A Supercomputer at the University of Arizona is Generating Millions of Virtual Universes
We’re a curious bunch. We love learning about the things around us; the land, the seas, the skies, space, beyond. With so much out there, where do we begin to understand how the universe is put together, and what’s in it for us to find? The University of Arizona thinks one of the best ways is to simulate universes – millions of them.
“Researchers at the University of Arizona have used the school's Ocelote supercomputer as a "UniverseMachine" that generates millions of mini universes to see how well they line up with the real cosmos. Rather than try to portray every nuance of the whole universe (even a single fully modeled galaxy would require far too much computing power), the team devised a system that had just enough resolution to scale from supernovae to a "sizeable chunk" of observed space. Each virtual universe had a different set of rules, and it was largely a matter of seeing which simulations lined up the closest with real data.” (Engadget)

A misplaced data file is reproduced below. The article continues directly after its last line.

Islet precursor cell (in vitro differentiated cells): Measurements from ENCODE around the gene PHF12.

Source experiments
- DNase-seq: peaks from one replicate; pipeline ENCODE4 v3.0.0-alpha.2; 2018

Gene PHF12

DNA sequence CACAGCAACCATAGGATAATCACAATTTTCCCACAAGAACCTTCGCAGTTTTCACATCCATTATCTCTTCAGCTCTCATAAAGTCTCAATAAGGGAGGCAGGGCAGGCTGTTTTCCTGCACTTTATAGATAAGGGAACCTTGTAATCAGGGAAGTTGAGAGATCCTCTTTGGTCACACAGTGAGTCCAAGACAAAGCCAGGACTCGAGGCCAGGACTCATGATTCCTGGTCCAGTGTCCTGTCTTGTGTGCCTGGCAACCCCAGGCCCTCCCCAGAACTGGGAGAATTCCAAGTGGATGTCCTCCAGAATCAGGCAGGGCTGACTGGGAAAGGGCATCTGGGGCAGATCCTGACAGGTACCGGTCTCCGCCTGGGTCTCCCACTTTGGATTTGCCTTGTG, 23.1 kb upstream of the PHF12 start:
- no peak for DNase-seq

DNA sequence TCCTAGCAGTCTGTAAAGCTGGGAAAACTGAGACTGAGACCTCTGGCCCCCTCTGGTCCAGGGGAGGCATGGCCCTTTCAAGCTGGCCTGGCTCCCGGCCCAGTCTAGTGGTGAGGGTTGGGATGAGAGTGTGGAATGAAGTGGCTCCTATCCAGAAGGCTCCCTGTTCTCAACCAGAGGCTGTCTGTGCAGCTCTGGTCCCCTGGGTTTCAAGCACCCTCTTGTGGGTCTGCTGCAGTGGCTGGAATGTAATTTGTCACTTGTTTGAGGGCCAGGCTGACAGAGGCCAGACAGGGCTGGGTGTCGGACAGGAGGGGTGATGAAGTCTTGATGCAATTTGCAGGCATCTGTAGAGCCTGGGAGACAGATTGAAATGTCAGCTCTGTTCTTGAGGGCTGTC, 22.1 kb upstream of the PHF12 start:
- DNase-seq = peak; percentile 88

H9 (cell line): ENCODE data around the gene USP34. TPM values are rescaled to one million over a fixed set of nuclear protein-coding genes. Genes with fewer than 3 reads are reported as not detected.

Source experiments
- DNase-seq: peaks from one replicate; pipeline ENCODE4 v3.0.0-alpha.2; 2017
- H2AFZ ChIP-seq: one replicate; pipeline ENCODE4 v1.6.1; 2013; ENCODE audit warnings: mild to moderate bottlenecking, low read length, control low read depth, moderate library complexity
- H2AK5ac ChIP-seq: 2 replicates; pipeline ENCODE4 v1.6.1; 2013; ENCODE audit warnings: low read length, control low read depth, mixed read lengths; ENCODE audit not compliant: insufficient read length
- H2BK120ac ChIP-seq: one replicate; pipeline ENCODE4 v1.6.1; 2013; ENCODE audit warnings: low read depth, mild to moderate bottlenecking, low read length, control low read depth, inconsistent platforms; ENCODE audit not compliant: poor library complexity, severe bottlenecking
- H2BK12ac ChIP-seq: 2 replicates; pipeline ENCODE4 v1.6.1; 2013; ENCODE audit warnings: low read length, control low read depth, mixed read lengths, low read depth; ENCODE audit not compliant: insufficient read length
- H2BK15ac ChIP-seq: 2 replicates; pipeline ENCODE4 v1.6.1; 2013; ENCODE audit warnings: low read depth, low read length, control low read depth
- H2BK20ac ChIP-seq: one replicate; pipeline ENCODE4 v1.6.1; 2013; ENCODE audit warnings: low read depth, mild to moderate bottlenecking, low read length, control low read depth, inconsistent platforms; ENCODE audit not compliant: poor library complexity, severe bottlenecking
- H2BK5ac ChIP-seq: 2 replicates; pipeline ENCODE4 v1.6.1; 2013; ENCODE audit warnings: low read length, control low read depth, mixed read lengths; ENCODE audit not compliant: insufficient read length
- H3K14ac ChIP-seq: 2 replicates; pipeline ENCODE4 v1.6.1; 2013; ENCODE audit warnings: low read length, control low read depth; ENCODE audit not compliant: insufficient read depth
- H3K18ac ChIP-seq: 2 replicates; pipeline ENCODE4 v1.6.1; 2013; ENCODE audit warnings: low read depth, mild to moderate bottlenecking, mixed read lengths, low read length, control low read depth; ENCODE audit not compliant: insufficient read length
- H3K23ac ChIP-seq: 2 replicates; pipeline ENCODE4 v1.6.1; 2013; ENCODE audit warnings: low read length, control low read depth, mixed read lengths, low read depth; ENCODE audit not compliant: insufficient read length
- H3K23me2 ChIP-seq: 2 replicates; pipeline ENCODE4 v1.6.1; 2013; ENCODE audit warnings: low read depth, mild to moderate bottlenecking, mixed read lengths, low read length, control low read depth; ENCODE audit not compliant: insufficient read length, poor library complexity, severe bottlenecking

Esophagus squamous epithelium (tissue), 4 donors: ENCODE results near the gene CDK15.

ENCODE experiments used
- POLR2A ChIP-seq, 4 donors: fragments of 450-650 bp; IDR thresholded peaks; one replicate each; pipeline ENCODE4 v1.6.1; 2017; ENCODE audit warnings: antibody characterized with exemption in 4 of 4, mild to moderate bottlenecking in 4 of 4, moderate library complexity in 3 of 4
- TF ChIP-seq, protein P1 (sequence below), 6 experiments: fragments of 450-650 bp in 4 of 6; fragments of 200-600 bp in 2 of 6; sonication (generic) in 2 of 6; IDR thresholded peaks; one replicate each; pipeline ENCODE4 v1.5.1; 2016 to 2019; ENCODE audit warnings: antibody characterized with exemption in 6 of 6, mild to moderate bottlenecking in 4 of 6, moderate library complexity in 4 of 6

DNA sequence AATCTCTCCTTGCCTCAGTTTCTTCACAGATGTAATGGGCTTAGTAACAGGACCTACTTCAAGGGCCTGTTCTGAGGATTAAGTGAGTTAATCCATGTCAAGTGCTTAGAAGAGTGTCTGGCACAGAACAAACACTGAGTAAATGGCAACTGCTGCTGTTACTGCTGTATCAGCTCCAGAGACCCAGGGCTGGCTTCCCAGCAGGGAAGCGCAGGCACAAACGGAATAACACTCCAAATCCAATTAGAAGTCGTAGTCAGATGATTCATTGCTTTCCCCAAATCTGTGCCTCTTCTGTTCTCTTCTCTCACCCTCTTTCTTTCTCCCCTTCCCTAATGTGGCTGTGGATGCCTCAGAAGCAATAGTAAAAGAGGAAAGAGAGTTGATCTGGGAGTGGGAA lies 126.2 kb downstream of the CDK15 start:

The machine managed to simulate around 8 million universes in three weeks – quite an accomplishment. The researchers hope this work will help them understand how galaxies such as ours evolve, as well as helping to challenge existing theories humans have about space, such as how galaxies may produce stars for longer than we originally thought.
Space is a vast place, with plenty to discover – with advances in technology such as the telescopes we’re using and the like, our methods for uncovering the secrets of the universe around us get better and better. Who knows what we’ll know or discover over the coming years?
Our computers are getting more powerful too, meaning we could see supercomputers such as this one help us develop increasingly complex models of our universe over time, and with the help of AI, continue to learn and grow our understanding of space.